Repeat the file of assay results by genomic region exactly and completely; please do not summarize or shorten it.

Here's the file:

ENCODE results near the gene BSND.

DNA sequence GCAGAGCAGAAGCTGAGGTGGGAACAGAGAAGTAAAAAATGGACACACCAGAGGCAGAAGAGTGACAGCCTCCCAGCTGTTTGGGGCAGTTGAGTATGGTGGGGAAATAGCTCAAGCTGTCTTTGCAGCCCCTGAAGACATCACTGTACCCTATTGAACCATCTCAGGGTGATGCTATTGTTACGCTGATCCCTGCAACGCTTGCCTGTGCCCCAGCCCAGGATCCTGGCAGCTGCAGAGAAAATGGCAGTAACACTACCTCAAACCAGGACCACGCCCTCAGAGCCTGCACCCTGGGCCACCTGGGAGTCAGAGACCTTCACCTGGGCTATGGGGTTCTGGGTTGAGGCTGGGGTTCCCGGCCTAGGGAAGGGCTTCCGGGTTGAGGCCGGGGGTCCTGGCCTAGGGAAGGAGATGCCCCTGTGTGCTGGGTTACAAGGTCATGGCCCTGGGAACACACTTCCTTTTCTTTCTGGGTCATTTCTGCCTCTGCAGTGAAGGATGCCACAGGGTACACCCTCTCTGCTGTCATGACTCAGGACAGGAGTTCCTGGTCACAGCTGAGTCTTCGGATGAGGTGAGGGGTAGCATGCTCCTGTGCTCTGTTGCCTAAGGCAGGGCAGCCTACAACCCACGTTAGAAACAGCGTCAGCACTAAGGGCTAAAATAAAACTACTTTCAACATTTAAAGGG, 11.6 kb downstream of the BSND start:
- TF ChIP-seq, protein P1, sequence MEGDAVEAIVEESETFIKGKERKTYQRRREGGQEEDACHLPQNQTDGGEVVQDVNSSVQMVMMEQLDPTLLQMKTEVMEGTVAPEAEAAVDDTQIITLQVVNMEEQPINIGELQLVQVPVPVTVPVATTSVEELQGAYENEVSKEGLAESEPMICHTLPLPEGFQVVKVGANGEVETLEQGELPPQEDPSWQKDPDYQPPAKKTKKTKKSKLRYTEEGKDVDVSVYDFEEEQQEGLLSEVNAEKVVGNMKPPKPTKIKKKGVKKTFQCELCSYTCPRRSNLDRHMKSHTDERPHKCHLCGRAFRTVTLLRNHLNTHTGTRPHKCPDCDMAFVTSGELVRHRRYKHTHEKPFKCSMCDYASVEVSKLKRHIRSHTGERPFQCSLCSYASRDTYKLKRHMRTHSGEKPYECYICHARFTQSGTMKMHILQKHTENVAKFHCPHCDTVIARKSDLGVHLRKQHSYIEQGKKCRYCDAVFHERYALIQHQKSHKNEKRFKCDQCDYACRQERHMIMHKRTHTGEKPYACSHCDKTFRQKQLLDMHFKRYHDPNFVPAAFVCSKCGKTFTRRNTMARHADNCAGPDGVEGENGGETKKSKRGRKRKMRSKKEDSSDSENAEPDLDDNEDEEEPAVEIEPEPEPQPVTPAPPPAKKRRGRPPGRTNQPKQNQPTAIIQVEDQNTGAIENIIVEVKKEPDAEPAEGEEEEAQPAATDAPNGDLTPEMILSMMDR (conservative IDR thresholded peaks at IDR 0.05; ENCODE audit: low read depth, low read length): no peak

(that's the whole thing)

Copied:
ENCODE results near the gene BSND.

DNA sequence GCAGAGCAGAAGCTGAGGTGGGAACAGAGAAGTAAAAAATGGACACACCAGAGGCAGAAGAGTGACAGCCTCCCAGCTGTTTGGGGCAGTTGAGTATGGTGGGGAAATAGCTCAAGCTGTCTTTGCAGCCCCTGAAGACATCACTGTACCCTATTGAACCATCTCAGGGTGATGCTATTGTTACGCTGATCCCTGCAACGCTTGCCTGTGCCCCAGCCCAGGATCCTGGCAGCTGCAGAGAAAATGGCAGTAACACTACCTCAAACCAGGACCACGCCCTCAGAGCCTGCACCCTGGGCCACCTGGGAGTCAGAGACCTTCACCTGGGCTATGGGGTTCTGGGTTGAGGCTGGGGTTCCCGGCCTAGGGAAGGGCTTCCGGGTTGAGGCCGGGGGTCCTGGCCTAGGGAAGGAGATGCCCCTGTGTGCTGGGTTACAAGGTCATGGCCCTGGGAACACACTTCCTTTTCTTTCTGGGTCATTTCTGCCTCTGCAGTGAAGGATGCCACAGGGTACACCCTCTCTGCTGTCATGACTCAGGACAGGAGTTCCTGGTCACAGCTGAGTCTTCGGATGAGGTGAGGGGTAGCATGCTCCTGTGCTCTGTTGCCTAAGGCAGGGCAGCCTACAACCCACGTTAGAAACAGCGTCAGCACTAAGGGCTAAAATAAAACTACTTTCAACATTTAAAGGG, 11.6 kb downstream of the BSND start:
- TF ChIP-seq, protein P1, sequence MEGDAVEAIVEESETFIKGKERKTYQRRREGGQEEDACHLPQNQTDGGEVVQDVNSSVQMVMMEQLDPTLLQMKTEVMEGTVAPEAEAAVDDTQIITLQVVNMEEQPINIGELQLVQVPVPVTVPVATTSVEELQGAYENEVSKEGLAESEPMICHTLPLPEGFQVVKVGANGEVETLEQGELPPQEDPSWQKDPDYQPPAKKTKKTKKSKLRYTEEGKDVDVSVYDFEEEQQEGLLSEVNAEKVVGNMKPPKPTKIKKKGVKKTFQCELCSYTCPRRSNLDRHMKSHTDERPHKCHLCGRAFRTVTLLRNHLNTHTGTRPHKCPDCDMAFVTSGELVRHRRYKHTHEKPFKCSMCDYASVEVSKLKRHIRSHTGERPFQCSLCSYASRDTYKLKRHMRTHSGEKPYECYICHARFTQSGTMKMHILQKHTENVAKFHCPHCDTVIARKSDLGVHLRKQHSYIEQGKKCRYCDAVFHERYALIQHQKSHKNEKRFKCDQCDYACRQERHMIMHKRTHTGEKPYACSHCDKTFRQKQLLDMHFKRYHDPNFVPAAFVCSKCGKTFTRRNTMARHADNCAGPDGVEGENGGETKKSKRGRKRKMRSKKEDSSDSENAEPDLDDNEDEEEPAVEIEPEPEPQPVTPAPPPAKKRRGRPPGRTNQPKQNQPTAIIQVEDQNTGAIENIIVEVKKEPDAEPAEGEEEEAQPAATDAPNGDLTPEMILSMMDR (conservative IDR thresholded peaks at IDR 0.05; ENCODE audit: low read depth, low read length): no peak